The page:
Ph.D., Civil and Environmental Engineering, University of California, Berkeley, 2005
M.S., Civil and Environmental Engineering, University of California, Berkeley, 2001
B.S., Mechanical Engineering, University of California, Berkeley, 1996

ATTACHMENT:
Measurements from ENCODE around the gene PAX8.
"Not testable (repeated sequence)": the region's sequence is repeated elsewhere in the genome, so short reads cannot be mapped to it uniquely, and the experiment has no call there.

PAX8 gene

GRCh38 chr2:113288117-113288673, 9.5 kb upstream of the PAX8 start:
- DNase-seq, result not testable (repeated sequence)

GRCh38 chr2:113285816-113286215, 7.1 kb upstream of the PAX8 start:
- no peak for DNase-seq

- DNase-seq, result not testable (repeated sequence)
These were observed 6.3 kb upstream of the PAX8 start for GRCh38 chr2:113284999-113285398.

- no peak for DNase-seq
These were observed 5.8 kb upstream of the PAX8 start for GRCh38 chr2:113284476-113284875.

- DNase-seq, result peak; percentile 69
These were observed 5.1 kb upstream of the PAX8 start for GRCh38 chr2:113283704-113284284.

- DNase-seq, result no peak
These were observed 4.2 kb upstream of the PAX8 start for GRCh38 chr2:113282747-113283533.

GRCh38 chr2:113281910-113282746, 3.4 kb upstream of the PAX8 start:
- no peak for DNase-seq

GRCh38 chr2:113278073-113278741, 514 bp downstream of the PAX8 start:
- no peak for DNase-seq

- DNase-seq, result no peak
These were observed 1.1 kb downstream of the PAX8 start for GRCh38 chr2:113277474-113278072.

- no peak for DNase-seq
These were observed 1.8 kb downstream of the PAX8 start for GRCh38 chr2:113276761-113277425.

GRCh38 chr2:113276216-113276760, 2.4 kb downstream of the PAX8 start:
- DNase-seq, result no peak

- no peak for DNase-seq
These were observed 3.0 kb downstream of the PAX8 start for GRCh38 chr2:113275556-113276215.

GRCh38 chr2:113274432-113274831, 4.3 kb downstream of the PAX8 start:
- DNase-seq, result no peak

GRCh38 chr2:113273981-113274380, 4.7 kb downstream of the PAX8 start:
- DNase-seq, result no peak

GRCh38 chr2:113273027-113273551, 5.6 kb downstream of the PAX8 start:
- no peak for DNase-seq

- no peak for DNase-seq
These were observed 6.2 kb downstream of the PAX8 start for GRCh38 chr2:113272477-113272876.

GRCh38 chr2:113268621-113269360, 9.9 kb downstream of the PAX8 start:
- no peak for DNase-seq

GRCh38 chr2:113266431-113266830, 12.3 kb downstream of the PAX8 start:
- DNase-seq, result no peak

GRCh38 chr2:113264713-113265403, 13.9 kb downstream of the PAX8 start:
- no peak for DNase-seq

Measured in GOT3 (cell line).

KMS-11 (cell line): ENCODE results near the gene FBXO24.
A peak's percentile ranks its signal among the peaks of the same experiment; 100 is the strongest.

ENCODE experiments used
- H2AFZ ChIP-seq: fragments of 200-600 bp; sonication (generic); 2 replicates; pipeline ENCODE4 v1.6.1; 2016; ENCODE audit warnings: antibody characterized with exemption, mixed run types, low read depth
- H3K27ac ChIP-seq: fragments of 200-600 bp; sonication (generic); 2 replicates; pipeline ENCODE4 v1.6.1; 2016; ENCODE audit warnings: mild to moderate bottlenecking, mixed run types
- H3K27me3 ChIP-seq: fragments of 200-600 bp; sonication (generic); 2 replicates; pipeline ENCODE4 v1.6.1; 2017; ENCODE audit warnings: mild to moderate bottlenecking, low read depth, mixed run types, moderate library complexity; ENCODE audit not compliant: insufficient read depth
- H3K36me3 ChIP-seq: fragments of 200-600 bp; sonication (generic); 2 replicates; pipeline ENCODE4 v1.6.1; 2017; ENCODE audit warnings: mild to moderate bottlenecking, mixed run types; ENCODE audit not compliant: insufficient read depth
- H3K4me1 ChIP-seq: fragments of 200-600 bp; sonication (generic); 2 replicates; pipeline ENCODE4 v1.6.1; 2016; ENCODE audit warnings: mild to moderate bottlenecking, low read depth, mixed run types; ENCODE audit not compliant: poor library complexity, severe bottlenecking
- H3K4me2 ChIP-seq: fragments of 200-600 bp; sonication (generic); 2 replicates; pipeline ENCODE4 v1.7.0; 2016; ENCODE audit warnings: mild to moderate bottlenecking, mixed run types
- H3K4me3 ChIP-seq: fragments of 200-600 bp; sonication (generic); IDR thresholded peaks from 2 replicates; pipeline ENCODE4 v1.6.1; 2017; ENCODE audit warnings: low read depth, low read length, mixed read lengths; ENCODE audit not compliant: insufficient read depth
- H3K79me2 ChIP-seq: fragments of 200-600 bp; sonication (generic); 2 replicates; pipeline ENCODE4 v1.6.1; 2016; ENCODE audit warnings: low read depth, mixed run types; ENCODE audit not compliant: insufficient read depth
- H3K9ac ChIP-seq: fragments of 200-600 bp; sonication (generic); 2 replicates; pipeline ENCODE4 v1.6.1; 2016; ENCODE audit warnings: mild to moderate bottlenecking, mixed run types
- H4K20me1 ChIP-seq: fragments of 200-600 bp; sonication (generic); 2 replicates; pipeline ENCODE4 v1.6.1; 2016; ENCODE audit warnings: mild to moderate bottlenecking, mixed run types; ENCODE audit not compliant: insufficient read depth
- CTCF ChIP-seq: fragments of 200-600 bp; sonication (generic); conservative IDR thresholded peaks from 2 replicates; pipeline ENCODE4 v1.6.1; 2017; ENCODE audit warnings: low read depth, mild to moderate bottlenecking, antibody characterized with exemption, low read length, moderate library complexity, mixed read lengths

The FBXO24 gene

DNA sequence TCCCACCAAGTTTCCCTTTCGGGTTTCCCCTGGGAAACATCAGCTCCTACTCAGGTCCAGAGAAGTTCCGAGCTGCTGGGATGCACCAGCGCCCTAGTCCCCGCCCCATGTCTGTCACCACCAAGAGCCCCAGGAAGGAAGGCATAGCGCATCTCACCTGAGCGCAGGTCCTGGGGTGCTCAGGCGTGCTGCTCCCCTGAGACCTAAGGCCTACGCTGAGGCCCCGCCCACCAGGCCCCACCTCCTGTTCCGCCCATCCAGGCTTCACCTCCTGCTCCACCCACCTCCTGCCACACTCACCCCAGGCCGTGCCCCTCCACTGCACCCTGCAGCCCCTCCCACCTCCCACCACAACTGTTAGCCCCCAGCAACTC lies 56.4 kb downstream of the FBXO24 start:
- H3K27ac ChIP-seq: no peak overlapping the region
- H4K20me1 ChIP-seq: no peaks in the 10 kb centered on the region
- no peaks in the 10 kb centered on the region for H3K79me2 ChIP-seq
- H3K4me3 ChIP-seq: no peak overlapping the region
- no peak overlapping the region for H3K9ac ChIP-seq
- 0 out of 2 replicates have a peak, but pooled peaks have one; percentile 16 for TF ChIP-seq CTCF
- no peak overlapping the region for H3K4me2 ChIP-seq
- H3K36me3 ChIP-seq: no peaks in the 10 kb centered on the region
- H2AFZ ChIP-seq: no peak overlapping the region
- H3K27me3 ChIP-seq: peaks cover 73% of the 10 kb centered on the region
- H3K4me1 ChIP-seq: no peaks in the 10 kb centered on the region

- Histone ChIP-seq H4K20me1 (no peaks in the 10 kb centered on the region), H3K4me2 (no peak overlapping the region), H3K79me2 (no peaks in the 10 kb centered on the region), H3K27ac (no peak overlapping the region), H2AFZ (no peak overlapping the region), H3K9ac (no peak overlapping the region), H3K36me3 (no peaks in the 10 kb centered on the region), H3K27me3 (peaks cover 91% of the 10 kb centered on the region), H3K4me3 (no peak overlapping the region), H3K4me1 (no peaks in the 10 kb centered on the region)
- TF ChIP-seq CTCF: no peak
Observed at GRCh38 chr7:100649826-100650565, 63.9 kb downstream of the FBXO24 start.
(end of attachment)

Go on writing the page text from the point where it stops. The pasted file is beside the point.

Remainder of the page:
Dr. Talke's research focuses on hydrodynamic processes and sediment transport in estuaries, rivers, and the ocean, using a combination of field research,data analysis, and modeling. He joined Portland State in September 2010 to analyze and model historical changes to tides in the Pacific Ocean, with a particular focus on west coast tidal stations such as Astoria. A recent project at the University of Washington combined state-of the art thermal remote sensing with in-situ flow measurements to characterize turbulent mixing and coherent structures such as vortices and internal waves in a stratified tidal river. Results show how large-scale vortices bring elevated turbulent kinetic energy to the water surface. The research has implications for mixing processes (e.g., of sediment) and for air/water gas transfer (e.g., oxygen). In Germany and the Netherlands, Dr. Talke measured and modeled sediment transport, focusing on how dredging-induced changes to depth altered tides, circulation, sediment trapping, and water quality in the Ems estuary. The increased oxygen depletion over the last 20 years was linked to anthropogenically-influenced increases in suspended sediment concentration. Dr. Talke's PhD thesis focused on tidal processes, turbulent mixing, and sediment transport in an intertidal area of S.F. Bay. Dr. Talke remains interested in small scale, turbulent mixing process, transport issues, and changes to coastal processes caused by climate and by local anthropogenic development.